Viola, and specialists of Flacourtiaceae or Old World Crassulaceae

Harvey E. Ballard, Jr. hbviolet at VMS2.MACC.WISC.EDU
Mon Mar 20 13:48:53 CST 1995

I have been working with North American Viola since 1979, and with my
return to graduate school, I launched into a two-stage doctoral project
(silly me) involving (1) the systematics of Mexican/Central American Viola,
with a monographic treatment, and (2) a worldwide study of infrageneric
groups in Viola using morphology, published chromosome numbers (plus a few
of my own) and DNA sequences.  Not having succumbed yet, I have finished
the systematic studies of the Middle American Violas and am well on my way
to finishing up the monographic treatment, which I hope to ship off this
fall to "Systematic Botany Monographs".  I have also wrapped up my
morphological data gathering on infrageneric groups, have made a
preliminary compilation of the hundreds of chromosome numbers and am
digesting and verifying some of these, and am in the midst of getting the
remaining nuclear ribosomal DNA (ITS) sequences for 60 species.

I will be traveling to the Southwestern U.S. in late April and western
Europe in late May to get some critical representatives of otherwise poorly
represented or unrepresented sections and subsections of Viola.  I have
also been very lucky in obtaining DNA and sequences from herbarium material
up to about 35 years old.

My plea for help:
In spite of the trips and available herbarium material, and plenty of
morphological data on the groups, however, I still am lacking adequate
representative taxa in several groups, notably of southeastern Asia and
South American Andes.  I would especially be grateful to get
representatives of the Viola serpens alliance, by some now identified as
series Australasiaticae; additional members of section Erpetion (Viola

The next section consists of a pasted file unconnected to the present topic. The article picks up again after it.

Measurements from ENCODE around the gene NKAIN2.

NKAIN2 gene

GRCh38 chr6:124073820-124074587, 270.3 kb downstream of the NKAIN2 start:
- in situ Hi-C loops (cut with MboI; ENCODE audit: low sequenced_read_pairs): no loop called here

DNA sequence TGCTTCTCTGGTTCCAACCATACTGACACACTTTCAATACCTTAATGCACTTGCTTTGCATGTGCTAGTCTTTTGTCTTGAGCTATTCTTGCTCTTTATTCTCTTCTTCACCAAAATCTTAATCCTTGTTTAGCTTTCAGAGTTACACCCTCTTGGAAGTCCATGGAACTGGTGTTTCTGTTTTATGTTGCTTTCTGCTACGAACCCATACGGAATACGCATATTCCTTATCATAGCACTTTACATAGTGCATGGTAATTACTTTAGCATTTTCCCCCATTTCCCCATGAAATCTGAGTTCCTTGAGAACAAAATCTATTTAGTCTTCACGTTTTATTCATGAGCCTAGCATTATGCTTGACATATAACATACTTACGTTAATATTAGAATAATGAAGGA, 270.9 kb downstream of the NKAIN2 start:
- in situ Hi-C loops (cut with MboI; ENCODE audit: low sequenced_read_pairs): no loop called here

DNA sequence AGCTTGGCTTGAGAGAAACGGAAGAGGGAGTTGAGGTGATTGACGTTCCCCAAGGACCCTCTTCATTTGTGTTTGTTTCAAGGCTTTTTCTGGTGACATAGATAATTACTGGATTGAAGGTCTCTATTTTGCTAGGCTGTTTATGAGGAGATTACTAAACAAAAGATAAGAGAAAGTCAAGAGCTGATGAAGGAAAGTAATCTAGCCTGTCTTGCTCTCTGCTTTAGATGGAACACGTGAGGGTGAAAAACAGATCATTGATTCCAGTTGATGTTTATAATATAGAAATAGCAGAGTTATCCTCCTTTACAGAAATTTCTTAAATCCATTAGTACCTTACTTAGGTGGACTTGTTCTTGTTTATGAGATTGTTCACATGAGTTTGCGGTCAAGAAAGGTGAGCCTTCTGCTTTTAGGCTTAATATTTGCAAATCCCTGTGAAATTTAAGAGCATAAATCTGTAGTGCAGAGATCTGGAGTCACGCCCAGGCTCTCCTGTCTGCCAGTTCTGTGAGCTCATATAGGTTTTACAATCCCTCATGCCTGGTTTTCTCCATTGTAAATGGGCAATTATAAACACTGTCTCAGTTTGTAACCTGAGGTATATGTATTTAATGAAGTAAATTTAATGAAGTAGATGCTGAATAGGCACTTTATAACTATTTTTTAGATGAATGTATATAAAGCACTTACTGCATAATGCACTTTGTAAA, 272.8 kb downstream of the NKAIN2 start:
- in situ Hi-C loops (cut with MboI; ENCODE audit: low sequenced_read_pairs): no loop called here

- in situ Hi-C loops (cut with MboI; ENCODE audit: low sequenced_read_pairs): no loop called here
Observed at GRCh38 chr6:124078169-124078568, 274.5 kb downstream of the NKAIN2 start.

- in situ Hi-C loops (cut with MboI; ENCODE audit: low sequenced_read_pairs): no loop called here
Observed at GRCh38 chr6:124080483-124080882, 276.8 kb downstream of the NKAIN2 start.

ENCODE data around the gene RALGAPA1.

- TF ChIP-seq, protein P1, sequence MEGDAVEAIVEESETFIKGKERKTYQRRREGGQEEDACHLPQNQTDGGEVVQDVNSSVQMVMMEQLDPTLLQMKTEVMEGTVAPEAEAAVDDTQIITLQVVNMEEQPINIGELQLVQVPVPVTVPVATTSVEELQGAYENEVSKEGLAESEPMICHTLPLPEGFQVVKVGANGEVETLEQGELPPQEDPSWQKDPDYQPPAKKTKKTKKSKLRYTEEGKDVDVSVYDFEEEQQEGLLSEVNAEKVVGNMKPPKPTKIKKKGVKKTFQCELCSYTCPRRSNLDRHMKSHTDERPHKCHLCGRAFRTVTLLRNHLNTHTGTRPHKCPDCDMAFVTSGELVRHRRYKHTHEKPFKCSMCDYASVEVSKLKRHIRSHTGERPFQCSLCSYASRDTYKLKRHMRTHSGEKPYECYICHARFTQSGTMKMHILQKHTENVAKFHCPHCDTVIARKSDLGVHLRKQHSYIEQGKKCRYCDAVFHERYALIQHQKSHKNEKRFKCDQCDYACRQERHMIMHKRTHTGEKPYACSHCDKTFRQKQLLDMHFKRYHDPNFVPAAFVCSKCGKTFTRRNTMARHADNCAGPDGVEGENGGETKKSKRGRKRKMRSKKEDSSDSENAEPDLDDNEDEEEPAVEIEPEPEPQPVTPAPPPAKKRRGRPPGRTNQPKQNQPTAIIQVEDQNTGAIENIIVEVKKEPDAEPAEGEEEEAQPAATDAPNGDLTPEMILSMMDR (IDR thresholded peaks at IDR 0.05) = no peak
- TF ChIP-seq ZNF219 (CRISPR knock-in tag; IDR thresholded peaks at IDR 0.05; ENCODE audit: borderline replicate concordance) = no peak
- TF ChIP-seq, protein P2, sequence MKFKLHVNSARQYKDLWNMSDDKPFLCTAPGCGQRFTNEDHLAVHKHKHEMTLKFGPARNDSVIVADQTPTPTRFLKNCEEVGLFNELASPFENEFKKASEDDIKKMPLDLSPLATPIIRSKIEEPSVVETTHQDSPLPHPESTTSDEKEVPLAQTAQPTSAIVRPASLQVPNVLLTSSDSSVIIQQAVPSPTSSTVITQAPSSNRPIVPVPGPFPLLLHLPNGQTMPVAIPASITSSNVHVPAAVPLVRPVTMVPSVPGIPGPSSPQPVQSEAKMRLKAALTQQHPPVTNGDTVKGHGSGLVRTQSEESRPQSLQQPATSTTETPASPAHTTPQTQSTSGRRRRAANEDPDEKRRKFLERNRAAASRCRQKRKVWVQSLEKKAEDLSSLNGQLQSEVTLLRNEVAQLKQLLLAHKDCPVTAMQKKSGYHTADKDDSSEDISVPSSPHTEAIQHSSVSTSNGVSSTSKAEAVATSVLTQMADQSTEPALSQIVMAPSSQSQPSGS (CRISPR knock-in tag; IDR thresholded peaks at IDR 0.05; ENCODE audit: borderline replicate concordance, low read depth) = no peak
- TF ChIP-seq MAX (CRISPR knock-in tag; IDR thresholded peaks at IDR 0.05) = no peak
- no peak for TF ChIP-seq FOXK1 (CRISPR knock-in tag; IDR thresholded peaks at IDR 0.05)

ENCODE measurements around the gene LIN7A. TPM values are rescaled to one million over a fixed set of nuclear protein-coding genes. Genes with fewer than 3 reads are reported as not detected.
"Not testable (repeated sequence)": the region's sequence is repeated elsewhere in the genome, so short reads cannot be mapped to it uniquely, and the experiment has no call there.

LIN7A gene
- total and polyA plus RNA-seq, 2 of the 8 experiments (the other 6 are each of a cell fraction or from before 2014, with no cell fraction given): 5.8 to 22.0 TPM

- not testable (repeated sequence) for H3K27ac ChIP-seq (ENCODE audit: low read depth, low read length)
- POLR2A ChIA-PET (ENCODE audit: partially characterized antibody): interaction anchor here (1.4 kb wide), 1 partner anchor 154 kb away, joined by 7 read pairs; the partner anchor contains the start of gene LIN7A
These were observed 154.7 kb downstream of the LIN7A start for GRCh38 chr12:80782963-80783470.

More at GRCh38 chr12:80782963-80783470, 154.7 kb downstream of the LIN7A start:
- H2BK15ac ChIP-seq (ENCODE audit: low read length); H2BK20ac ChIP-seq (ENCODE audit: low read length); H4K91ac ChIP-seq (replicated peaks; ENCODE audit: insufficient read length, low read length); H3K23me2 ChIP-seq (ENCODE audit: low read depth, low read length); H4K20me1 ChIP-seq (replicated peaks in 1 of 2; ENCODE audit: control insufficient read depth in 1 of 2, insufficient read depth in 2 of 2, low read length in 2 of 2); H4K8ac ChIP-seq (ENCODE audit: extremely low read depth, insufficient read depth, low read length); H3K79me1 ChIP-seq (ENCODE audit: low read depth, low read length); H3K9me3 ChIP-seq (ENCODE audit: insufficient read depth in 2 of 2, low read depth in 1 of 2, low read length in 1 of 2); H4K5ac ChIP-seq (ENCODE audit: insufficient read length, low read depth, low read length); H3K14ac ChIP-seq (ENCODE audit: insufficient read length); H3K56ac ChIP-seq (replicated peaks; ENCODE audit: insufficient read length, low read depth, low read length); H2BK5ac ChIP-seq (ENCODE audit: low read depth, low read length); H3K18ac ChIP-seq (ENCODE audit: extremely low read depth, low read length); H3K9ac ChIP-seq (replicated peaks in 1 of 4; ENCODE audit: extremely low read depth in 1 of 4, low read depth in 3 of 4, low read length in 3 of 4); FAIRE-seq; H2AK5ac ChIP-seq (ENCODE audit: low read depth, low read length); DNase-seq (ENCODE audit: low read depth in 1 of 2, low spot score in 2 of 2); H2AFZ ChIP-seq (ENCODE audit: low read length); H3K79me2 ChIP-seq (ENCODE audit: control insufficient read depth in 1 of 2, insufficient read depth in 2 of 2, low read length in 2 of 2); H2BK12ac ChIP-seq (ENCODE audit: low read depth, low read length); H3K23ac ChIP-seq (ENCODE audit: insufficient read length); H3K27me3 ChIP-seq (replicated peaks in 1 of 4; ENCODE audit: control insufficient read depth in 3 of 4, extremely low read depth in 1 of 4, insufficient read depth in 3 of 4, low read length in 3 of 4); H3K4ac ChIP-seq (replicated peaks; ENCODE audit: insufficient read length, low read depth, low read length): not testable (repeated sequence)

hederacea group) in Australasia; any of the "long-spurred" subsection
Rostratae or subsection Viola (Viola rostrata-acuminata group); additional
members of subsection Adnatae (Viola selkirkii-mandshurica group); section
Dischidium in the Himalayas (Viola wallichiana group); eastern
Mediterranean pansies of section Melanium or of section Xylinosium (Viola
arborescence group); any rosette-forming members of section Andinium (Viola
asterias group) or of section Chilenium (Viola commersonii-magellanica
group) both from the Andes; and Hybanthus enneaspermus or any of the
Australian Hybanthi (except H. floribundus, which I now have) to add to the
outgroup.  This is perhaps a ridiculously tall order, but I figured I would
ask for help.  Because I have had good luck with dried herbarium material,
I would be thrilled to get duplicates you may not need, which I can then
deposit here at WIS (I am working to build up our worldwide Viola
collection as well).

On another issue, I am trying also to expand my horizons by seeking other
groups with which I can also make a contribution to my field.  I haven't
gotten sick of Viola yet, and have begun working with other neotropical
Violaceae as well; but I would like to have additional groups to "play
with" as secondary interests.  Does anyone know whether there are many
specialists working with Flacourtiaceae on a regional or continental level,
for instance, or with Old World Crassulaceae?  I have been interested in
the former for some time now, and met up with Aeonium and other segregate
genera in the Canary Islands some years ago (and liked them right off).

Looking forward to hearing from folks,
and grateful for any help,
Harvey Ballard
Harvey E. Ballard, Jr.
Department of Botany, University of Wisconsin-Madison
132 Birge, 430 Lincoln Drive
Madison, WI 53706-1381
Fax: (608) 262-7509; office phone: (608) 262-2792 (Rm. 161, Herbarium);
Systma lab phone: (608) 262-4422; e-mail: HBVIOLET at MACC.WISC.EDU

ÿÿ    Viola, and specialists of Flacourtiaceae or Old World Crassulacea       MI

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